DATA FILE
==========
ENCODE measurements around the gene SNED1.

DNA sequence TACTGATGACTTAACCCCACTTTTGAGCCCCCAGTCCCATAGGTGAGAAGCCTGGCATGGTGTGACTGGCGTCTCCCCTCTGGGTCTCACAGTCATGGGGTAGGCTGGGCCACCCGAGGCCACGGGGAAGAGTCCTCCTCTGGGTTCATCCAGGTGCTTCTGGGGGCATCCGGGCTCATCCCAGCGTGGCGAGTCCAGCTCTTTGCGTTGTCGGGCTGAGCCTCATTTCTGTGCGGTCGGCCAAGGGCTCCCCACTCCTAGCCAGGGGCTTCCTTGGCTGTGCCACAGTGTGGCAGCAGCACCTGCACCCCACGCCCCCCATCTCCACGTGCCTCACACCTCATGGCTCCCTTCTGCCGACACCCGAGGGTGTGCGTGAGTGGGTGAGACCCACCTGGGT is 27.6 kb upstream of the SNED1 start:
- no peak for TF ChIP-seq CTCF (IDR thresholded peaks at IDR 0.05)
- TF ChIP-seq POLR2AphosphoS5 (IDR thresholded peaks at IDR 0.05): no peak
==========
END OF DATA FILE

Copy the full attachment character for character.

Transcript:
ENCODE measurements around the gene SNED1.

DNA sequence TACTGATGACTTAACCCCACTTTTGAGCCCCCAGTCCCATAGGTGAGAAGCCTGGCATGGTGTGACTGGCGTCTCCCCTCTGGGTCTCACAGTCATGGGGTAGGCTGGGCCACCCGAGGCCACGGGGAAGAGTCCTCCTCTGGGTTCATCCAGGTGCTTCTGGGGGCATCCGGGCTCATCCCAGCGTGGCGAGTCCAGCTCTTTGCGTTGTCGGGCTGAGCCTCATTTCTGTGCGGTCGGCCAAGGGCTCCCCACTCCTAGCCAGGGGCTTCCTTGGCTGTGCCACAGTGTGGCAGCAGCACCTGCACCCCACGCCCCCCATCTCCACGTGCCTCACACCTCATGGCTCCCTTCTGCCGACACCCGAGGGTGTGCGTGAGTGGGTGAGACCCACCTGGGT is 27.6 kb upstream of the SNED1 start:
- no peak for TF ChIP-seq CTCF (IDR thresholded peaks at IDR 0.05)
- TF ChIP-seq POLR2AphosphoS5 (IDR thresholded peaks at IDR 0.05): no peak